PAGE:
Now the project manager should speak to the stakeholders. This highlights potential issues that can be resolved before executing the project. By documenting the pre-construction phase, the project manager has a paper trail to show where unexpected costs can come up. These potential costs can inform the construction budget.
Things to Avoid When Construction Budgeting
One of the biggest mistakes a project manager can make when creating a construction budget is having inaccurate estimates. This can be made more problematic by not having a definitive project schedule in place before doing a budgeting forecast.
Also, when estimating, there’s a habit of only looking at the bottom line, which can lead to accepting the lowest bids from general contractors. The low cost might please your stakeholders at first, but if the quality of the work is poor, that pleasure will be short-lived. It can erode your reputation and end up costing more in the long run.
Just as important as the construction schedule is your plan. Not taking the time to make a thorough plan for your construction project is sure to slow you down in the long run. You might miss dependencies, design flaws and more. This will delay the project and potentially bust your budget.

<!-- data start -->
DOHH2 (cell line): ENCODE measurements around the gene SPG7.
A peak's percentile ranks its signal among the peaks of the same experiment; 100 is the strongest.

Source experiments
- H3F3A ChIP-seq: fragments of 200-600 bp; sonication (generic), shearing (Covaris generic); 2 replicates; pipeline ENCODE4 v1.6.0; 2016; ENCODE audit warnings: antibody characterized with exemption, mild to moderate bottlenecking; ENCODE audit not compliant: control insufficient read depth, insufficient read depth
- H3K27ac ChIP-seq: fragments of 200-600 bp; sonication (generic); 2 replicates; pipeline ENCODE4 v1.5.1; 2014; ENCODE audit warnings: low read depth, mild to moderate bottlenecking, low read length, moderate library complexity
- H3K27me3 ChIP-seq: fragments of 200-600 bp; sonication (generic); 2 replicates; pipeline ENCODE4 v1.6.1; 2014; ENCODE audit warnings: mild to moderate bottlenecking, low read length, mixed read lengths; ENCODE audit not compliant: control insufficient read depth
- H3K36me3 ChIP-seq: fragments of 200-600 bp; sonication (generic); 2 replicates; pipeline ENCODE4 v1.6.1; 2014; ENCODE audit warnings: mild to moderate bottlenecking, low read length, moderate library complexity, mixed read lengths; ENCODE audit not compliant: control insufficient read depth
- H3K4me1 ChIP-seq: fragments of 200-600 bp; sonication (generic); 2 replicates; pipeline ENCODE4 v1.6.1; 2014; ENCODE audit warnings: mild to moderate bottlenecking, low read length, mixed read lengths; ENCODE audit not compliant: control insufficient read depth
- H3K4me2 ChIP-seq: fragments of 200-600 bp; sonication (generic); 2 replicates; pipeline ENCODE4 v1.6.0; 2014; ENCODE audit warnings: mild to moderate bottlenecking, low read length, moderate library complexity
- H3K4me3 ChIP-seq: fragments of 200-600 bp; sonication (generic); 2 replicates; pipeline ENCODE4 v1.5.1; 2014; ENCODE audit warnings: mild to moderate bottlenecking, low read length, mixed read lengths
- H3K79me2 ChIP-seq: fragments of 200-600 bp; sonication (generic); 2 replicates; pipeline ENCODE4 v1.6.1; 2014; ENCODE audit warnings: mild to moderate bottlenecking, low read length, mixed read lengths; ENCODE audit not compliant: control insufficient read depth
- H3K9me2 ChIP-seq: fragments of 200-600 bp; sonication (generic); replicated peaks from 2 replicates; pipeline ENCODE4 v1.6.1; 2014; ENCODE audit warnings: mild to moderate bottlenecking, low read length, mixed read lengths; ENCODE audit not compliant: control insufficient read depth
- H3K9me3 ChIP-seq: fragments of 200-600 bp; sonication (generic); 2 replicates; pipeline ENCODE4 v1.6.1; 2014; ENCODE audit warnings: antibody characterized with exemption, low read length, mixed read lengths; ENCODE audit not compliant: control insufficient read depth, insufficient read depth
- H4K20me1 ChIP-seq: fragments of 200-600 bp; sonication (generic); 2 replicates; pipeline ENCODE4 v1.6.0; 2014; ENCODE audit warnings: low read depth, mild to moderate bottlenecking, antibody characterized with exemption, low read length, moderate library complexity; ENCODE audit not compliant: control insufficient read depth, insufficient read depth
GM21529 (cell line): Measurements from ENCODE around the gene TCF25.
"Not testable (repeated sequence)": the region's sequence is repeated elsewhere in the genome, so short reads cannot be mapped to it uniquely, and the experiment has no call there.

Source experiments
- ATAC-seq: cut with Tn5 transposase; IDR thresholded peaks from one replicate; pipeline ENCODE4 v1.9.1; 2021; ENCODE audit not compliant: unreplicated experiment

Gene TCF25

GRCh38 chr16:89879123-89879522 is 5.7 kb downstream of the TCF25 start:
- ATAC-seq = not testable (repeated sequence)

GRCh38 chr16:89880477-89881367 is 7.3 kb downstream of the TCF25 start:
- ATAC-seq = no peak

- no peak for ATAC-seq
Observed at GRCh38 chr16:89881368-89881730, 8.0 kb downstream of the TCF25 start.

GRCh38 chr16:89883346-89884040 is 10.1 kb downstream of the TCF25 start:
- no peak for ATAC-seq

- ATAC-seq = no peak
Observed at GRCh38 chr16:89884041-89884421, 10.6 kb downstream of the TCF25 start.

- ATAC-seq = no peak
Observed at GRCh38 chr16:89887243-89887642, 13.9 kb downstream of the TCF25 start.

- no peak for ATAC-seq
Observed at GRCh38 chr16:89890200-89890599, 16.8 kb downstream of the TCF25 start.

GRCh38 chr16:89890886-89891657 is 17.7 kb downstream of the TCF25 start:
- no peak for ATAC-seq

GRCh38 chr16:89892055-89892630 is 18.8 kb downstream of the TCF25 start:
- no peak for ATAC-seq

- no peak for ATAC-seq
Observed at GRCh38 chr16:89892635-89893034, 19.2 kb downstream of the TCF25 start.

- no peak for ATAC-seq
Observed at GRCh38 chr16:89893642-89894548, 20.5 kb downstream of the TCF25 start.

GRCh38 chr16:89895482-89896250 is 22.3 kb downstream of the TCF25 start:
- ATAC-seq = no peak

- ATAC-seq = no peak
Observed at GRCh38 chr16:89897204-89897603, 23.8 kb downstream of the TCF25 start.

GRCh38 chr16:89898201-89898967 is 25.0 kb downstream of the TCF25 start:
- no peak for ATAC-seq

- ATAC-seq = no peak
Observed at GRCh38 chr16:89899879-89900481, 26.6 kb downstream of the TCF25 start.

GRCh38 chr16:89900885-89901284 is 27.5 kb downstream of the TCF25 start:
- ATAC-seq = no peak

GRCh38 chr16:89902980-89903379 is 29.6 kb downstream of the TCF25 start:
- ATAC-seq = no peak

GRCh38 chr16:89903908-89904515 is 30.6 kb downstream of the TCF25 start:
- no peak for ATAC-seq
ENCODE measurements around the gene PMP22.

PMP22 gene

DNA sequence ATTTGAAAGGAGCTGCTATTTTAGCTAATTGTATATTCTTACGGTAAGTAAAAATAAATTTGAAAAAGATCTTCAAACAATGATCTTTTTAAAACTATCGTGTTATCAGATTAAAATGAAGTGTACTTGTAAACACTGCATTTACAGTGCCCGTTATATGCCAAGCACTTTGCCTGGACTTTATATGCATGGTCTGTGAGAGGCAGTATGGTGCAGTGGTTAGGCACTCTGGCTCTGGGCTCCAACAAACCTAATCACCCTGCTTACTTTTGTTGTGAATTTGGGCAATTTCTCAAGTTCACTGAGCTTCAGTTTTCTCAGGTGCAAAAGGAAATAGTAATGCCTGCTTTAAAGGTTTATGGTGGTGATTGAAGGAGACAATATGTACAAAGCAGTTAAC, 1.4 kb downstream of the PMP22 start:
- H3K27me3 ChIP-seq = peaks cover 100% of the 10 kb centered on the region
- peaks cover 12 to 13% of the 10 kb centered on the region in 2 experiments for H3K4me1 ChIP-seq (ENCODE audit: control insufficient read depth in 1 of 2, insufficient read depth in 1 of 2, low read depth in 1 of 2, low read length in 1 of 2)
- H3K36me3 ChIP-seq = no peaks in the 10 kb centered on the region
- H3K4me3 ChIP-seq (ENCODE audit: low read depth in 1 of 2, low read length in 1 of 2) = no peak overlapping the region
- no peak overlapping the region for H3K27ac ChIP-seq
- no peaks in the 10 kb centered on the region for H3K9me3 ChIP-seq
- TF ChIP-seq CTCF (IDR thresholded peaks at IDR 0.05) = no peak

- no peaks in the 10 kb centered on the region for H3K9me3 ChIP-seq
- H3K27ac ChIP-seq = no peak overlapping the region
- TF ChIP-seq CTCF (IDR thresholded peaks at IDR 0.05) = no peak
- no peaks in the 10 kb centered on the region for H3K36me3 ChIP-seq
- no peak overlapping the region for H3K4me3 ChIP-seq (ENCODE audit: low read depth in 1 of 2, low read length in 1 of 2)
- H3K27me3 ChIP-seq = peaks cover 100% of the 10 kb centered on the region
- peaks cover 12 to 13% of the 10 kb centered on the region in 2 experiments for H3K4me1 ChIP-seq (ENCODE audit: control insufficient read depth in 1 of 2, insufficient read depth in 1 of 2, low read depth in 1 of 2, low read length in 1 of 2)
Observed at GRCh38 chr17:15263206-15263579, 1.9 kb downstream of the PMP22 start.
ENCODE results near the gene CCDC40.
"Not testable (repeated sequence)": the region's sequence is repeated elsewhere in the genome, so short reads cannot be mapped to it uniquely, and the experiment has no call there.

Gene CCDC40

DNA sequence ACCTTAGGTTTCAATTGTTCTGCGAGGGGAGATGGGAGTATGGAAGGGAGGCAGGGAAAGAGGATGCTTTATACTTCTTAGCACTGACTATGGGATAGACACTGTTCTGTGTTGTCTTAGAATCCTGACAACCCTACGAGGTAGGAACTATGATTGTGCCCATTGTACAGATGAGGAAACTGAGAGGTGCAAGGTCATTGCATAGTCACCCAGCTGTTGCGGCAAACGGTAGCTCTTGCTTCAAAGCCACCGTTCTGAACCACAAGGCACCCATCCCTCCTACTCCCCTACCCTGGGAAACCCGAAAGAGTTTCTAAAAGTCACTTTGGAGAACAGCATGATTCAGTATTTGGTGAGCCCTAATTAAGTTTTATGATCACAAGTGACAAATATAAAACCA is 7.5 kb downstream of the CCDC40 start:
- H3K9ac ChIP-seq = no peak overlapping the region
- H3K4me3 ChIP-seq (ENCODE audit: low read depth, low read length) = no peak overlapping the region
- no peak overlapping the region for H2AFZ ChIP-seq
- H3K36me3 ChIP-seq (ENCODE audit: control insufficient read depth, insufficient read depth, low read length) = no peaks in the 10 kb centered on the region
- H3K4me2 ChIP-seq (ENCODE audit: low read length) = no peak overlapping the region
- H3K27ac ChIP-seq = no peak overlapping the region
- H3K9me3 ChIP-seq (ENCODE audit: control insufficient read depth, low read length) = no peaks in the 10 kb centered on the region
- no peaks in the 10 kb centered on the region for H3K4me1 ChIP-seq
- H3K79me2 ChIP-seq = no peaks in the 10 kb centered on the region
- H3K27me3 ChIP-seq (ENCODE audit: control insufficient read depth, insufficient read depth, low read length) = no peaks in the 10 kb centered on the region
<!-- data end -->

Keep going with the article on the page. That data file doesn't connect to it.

Construction Budget Template
If you need a construction budget example, download ProjectManager’s free project budget template for Excel. We’ve created a small construction project budget for you to view, and you can also customize the template to suit your own needs.
How ProjectManager Helps with Construction Budgets
As good as our free construction budget template is, you’re not going to make it too far on an Excel spreadsheet. ProjectManager is a cloud-based construction management software that organizes tasks, teams and projects to keep you on track and within budget.
Plan and Track Costs on Gantt Charts
The project plan is the blueprint for your budget. On it, you collect the tasks you need to accomplish, and the resources needed to complete them. ProjectManager’s interactive Gantt chart has all the basics, such as linking dependencies and setting milestones. But unlike competitors, you can set a baseline, which lets you compare actual expenditure against the plan.
Keep the Whole Team in the Loop
Not only do you have real-time data to show progress and performance as it happens, but everyone can comment at the task level. Email alerts and in-app notifications keep everyone updated on changes to task status. That means your on-site crew can communicate seamlessly with your team at HQ.
Track Progress with Dashboards
For more detail, use ProjectManager’s live dashboard. Data is automatically collected and calculated, then displayed in graphs that show metrics such as time and. One-click reports go deeper, with filterable data to show just what you want. They’re also simple to share with stakeholders and manage their expectations.
ProjectManager is award-winning software that helps you manage construction budgets with real-time expense reports. Our features let you to plan, schedule and monitor your project with live data. See how ProjectManager can help your next construction project budget by trying it free today.